According to analyzes by scientists, leaving the European Union would cause Germany serious economic damage. “A Dexit would deliberately trigger a serious economic crisis and a lasting loss of prosperity for the population in Germany,” write researchers at the Institute of German Economics (IW) in Cologne. The study is available to the German Press Agency in Berlin.

The AfD wants to partially reverse European integration. From their point of view, the EU should only be an economic and interest community of loosely connected individual states.

According to the researchers, an estimated loss of 5.6 percent of real gross domestic product (GDP) or around 690 billion euros would be expected after five years. Around 2.5 million jobs could be lost in the fifth year. This roughly corresponds to the economic value creation losses caused by the corona pandemic and the energy cost crisis after the Russian attack on Ukraine.

Calculations of a fictional scenario

These numbers refer to a scenario that is in the past. However, in their estimation, the costs of such a scenario in the future would be similarly high. The scientists calculated what would have happened to Germany if it had left the EU at the same time as Great Britain. To determine this, they first examined the economic effects of Brexit on Great Britain from the referendum in the summer of 2016 to 2021 and then transferred these effects to Germany – taking into account the differences between the two countries.

The impact of an actual Dexit would probably be higher, according to the authors, who point to Germany’s closer ties with other EU states and membership in the euro.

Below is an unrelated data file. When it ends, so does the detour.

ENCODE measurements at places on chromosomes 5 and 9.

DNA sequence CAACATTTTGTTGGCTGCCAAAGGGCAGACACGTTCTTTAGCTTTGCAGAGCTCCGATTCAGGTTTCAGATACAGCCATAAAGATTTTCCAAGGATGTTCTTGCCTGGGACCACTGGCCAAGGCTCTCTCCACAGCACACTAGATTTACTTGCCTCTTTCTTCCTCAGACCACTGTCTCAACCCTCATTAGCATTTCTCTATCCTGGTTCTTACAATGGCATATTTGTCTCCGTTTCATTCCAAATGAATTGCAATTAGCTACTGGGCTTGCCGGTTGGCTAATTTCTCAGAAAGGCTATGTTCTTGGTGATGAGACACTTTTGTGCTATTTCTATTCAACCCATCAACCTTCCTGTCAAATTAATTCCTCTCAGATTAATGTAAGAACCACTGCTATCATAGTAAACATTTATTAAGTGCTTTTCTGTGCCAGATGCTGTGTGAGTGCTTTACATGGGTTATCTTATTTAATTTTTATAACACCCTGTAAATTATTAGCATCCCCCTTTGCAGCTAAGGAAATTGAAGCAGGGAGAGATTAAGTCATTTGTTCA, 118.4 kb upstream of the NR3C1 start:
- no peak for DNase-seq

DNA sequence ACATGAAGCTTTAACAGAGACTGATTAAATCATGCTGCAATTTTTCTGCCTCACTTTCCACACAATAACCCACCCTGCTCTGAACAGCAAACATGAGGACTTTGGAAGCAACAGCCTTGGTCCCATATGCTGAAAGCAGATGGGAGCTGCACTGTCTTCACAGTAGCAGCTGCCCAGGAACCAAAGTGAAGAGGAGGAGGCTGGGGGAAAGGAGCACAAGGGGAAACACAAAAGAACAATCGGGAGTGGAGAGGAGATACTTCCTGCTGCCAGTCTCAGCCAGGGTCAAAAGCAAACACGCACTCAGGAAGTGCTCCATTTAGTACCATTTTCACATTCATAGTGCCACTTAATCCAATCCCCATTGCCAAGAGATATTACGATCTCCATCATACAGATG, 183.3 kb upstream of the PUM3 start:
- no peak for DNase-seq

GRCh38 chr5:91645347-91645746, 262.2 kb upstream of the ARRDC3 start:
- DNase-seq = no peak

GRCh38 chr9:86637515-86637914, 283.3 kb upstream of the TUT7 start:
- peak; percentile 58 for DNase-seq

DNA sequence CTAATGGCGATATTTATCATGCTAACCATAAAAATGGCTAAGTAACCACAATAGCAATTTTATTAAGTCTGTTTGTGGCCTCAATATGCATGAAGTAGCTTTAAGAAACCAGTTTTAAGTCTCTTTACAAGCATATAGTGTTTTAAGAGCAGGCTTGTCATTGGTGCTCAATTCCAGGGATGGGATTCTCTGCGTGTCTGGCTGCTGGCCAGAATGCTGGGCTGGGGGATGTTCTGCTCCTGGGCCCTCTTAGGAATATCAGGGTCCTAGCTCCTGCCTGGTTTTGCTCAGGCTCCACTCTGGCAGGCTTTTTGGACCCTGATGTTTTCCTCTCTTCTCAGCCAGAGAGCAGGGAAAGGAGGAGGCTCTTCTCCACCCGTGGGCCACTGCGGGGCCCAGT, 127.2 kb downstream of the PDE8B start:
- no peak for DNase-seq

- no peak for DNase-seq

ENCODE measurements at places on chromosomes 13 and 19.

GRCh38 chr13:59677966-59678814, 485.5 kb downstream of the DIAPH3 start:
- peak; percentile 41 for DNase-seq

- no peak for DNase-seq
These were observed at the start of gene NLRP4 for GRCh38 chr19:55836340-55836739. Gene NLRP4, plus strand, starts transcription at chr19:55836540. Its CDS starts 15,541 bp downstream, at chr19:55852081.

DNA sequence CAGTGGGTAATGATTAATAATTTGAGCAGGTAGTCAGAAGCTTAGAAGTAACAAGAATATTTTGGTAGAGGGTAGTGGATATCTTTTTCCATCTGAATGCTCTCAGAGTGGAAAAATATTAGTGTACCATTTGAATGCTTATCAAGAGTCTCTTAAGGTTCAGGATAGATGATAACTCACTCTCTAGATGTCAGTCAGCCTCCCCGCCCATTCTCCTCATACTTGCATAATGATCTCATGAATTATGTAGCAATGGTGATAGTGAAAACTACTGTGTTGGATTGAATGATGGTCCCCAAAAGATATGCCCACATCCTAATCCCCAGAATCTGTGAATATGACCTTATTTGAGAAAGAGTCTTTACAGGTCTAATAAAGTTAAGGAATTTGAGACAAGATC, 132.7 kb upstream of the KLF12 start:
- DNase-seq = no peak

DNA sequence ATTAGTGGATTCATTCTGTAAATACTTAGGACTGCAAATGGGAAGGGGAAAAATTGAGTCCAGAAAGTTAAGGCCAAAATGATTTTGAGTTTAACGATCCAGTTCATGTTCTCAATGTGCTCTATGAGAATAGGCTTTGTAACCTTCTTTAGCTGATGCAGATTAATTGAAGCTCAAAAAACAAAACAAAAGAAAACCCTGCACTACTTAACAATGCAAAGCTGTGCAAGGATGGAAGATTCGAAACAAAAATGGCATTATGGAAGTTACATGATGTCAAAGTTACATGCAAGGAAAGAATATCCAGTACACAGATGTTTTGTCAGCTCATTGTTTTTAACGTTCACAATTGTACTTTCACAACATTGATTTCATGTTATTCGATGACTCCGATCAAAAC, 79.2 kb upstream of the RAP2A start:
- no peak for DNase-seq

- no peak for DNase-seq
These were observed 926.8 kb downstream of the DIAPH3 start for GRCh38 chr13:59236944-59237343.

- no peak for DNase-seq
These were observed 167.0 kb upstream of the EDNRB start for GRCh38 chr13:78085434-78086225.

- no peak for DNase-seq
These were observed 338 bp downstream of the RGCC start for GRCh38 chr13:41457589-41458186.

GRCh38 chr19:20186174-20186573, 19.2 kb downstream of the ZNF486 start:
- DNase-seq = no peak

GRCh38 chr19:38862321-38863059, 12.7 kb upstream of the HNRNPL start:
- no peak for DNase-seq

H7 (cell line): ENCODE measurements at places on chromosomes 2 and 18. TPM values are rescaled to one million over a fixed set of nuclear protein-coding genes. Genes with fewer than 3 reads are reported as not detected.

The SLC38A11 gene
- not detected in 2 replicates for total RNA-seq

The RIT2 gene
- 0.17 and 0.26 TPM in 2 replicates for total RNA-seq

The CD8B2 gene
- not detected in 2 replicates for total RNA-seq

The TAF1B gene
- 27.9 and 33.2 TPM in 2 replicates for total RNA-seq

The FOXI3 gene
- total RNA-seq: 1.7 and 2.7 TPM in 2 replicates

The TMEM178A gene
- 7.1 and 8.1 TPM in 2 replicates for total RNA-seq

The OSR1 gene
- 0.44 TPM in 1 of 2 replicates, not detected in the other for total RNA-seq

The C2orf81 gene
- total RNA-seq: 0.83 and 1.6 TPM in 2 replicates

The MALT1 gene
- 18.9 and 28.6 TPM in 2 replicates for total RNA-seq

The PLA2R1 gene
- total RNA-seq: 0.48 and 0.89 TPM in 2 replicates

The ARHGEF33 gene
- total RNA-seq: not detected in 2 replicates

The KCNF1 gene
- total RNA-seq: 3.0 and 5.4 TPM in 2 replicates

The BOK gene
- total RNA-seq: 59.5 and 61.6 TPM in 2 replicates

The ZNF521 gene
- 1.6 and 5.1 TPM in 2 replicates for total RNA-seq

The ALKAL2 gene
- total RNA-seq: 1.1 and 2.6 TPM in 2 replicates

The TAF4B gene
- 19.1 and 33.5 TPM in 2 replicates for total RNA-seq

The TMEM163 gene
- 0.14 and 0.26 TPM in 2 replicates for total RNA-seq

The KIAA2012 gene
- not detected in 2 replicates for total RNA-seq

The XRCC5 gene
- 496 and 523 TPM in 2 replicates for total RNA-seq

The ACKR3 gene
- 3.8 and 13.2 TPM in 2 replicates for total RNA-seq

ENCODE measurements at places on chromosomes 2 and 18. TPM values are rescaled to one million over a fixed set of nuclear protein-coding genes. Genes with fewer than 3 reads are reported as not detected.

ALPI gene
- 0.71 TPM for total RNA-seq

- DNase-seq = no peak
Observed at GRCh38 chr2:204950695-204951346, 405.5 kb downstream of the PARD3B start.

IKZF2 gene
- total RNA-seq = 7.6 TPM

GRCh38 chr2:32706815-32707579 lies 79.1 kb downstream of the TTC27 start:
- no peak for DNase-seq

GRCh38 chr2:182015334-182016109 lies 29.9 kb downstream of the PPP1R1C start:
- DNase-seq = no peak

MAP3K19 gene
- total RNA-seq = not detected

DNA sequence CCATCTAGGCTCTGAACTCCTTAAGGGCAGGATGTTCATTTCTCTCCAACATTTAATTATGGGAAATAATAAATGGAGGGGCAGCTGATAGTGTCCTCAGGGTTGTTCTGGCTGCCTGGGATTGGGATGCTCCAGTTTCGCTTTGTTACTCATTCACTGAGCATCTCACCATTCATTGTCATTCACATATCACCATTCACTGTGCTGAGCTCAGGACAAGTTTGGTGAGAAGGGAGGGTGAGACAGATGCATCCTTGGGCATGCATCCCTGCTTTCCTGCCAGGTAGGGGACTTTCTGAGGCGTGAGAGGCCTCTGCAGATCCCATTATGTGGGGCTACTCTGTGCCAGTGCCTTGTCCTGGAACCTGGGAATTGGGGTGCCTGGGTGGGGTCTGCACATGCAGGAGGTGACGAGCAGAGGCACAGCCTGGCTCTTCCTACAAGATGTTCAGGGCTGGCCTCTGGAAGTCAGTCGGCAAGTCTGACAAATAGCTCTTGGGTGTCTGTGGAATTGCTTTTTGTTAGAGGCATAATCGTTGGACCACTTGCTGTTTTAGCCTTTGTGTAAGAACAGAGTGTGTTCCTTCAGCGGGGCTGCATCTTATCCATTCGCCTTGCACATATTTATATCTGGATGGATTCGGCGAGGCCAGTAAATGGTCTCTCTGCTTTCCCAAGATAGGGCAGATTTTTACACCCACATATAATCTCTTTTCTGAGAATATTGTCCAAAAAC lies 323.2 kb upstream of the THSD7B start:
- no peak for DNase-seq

Uncertainties weakened Britain’s economy

Regarding Great Britain, the scientists write that the decision to leave the EU had already led to growth losses before it was implemented on January 31, 2020. The pound had lost value against the euro, which made imports more expensive.

Uncertainty about future relations with the EU had a negative impact on investments. In addition, Great Britain missed out on the boom in trade within the EU due to Brexit. The government in London was able to conclude new free trade agreements with other countries – but these would have essentially reproduced the EU’s agreements with these countries. New market access opportunities have therefore not been developed.

Two new agreements were concluded with Australia and New Zealand. However, the British government is assuming only a very small long-term boost to economic performance: 0.08 percent GDP growth from the agreement with Australia and 0.03 percent from that with New Zealand, each up to 2035. “Compared to the estimated losses “With Brexit amounting to 5 to 10 percent of economic output, these advantages are negligible,” write the authors of the study.